TennCare's first budget, $2.64 billion, was based on a not very dynamic analysis of the increase in health-care-service demand as a half-million more previously uninsured or uninsurable mostly low-income consumers were given access to "expanded Medicaid", or "TennCare Standard", for modest premiums and co-pays.
By 2005 the budget had grown past $8.5 billion. As both Adam Smith and Arthur Laffer had earlier observed and codified, consumer demand and participation increase as prices fall, whether those prices are health-care charges or taxes: when they're seen as high, consumers passively go without or actively avoid, and when they're seen as lower, they do the opposite.
The Tennessee experts had foreseen some of these behaviors, and a key part of TennCare was the creation of a dozen new Medical Care Organizations to provide "managed care" for all the 1.2 million beneficiaries, with the expectation that "managed care" would produce, by means of judicious gate-keeping, reasonable cost control.
It didn't, and by 2002 the MCO's got the state to relieve them of the previous cost-guarantee provision (capitation) in their original contracts. After that, understandably, costs went even higher, so the state responded, in 2005, by changing the rules to reduce the enrollment numbers in TennCare Standard by 170,000.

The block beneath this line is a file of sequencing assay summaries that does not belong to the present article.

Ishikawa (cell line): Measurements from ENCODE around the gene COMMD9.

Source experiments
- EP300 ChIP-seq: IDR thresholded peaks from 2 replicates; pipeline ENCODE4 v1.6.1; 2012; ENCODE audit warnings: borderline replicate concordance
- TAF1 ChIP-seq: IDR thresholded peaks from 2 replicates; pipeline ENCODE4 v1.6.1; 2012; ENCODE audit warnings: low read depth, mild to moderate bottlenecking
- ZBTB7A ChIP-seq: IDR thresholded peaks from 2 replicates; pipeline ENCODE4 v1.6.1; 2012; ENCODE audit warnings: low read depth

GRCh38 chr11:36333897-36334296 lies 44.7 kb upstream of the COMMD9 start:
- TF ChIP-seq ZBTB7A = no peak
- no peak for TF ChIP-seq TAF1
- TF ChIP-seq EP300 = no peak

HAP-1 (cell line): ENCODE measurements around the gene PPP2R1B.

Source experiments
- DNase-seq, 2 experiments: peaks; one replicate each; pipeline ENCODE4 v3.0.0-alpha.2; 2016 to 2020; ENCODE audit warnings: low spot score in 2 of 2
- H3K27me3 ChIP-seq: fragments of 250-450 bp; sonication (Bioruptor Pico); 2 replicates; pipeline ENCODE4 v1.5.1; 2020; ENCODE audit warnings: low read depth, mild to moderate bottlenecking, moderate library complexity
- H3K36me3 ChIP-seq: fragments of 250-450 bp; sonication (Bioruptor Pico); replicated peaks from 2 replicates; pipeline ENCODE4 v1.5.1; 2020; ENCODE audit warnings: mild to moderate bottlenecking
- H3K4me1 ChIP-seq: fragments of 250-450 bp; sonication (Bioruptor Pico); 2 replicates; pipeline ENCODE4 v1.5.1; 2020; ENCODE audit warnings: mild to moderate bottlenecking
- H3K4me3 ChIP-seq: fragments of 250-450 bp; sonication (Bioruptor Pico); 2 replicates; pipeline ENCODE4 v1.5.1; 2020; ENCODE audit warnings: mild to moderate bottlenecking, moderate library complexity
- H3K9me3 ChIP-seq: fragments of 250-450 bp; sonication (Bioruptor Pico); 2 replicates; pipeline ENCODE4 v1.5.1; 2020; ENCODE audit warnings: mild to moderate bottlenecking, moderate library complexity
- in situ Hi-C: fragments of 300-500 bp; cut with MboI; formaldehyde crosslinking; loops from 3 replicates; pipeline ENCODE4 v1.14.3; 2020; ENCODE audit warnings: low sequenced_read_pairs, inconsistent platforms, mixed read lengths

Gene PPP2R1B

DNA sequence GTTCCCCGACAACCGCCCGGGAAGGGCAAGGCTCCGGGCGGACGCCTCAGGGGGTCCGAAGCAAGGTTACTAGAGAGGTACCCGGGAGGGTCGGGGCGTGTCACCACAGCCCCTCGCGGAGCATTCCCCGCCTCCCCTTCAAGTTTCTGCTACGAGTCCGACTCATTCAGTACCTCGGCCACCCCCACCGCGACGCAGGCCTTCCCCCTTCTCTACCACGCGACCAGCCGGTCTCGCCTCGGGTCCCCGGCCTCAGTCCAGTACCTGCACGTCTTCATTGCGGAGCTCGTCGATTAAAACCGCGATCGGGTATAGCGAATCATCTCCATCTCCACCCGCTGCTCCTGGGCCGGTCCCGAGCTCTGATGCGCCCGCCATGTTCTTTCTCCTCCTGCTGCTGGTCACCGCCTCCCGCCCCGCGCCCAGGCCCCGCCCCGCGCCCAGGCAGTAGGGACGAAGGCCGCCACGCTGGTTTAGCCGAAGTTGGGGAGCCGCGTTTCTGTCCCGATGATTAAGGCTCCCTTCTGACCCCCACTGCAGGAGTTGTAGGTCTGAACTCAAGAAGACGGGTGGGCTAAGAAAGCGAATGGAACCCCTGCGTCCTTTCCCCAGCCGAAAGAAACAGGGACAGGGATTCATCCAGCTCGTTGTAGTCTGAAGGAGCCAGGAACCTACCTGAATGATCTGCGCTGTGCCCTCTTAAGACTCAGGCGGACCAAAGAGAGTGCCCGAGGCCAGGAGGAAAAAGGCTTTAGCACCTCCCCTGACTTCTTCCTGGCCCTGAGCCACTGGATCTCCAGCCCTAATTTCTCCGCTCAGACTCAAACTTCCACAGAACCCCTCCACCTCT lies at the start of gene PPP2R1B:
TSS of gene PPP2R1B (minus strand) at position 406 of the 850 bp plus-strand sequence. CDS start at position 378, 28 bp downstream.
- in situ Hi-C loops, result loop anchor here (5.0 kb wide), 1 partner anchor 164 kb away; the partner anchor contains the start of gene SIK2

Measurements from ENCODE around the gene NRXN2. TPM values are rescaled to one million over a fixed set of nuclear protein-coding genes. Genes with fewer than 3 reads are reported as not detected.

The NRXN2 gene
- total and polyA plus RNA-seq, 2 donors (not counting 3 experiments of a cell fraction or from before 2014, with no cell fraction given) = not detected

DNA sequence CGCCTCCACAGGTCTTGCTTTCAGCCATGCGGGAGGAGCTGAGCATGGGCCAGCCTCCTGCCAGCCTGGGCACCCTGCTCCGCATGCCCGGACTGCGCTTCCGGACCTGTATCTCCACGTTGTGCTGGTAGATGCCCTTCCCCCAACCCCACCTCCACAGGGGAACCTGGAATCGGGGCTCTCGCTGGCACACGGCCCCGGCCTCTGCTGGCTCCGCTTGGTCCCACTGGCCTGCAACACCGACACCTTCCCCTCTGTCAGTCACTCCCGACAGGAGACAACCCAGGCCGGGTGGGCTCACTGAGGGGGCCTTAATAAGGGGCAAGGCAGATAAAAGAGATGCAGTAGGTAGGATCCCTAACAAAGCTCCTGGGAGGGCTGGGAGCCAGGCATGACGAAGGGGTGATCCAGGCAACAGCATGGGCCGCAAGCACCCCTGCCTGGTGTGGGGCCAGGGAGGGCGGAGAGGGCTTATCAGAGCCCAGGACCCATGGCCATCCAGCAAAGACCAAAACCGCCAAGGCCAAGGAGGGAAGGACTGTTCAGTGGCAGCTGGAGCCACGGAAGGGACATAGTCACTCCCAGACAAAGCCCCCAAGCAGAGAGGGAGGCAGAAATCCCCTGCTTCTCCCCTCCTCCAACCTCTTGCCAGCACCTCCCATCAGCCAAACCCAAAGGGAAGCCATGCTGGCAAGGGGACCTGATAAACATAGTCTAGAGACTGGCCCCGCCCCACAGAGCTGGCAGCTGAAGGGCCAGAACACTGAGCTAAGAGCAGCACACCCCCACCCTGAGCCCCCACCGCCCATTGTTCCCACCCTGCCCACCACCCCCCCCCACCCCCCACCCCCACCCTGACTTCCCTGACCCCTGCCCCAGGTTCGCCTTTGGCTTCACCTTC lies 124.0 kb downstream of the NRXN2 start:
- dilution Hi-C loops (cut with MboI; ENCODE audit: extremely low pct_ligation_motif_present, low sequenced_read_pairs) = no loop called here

More recently, the Tennessee Hospital Association has revealed plans to "tax" its membership (except the tiny rural ones) at the rate of 3.5 percent of net patient revenues, and donate the proceeds (which, in an arcane federal-funds increase formula, bring in an additional $430 million from Washington) and the monies would go to Nashville to be used to prevent further cuts in TennCare, which by 2009 had been whittled down to the $7.6 billion level. Of course Vermont, a highly-skilled-in-taxation governance, already has a 6 percent provider tax.
This year the new Tennessee governor, first-Republican-in-150-years Bill Haslam, has proposed another $40 million in TennCare cuts, which will require either further enrollment cuts or more intensive gate-keeping. The aim of both would be to rescue as much as possible the original budget, by reducing the dynamic aspect of service-demand growth closer to the original more static analysis number, which is exactly what the innovative MCO's were set up (and failed) to accomplish.